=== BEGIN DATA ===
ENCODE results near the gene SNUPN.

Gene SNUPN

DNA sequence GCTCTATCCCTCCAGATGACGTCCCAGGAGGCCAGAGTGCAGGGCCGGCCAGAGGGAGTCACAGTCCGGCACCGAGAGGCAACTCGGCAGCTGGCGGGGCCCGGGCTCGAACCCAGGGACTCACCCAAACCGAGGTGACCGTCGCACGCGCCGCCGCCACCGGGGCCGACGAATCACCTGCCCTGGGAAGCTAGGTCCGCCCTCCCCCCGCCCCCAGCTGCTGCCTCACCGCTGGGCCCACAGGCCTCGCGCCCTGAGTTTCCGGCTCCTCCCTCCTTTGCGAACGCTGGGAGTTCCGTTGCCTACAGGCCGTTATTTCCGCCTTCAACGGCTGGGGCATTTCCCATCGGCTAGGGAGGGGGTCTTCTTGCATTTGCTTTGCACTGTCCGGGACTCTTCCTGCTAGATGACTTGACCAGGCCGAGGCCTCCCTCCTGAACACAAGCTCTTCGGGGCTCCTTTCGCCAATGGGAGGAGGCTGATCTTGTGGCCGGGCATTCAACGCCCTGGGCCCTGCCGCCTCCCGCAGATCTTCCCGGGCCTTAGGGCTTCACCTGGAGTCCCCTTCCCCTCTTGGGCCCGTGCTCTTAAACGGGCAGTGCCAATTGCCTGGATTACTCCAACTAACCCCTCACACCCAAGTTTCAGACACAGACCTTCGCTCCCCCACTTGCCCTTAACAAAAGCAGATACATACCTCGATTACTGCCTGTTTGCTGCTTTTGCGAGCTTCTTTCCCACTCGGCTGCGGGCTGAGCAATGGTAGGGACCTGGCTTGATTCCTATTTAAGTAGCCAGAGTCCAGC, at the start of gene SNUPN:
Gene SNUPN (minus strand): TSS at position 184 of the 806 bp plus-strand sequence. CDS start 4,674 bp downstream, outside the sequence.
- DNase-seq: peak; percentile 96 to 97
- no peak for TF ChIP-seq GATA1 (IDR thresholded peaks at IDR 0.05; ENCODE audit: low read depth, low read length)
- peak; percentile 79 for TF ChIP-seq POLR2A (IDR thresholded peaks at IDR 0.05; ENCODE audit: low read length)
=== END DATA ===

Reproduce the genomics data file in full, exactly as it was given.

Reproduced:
ENCODE results near the gene SNUPN.

Gene SNUPN

DNA sequence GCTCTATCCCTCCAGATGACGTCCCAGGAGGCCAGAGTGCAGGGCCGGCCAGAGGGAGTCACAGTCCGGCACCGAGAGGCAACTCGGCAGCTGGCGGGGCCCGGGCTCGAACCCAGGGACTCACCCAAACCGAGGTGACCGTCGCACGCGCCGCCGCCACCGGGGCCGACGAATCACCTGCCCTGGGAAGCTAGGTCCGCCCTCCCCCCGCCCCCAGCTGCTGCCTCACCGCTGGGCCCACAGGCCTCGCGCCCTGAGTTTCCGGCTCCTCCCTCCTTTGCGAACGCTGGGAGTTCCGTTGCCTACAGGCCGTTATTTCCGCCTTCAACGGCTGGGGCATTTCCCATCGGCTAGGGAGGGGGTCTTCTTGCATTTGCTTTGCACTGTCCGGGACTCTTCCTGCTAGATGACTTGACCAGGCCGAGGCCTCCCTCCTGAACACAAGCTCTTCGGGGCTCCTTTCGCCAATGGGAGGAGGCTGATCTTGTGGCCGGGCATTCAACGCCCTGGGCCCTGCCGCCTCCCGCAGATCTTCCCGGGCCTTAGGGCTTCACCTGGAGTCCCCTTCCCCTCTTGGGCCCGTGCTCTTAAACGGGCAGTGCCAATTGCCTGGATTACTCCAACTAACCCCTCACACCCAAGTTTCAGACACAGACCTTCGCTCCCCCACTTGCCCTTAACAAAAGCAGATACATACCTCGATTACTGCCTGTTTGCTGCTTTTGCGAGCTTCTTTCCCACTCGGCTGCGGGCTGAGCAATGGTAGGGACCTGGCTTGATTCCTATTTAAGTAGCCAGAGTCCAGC, at the start of gene SNUPN:
Gene SNUPN (minus strand): TSS at position 184 of the 806 bp plus-strand sequence. CDS start 4,674 bp downstream, outside the sequence.
- DNase-seq: peak; percentile 96 to 97
- no peak for TF ChIP-seq GATA1 (IDR thresholded peaks at IDR 0.05; ENCODE audit: low read depth, low read length)
- peak; percentile 79 for TF ChIP-seq POLR2A (IDR thresholded peaks at IDR 0.05; ENCODE audit: low read length)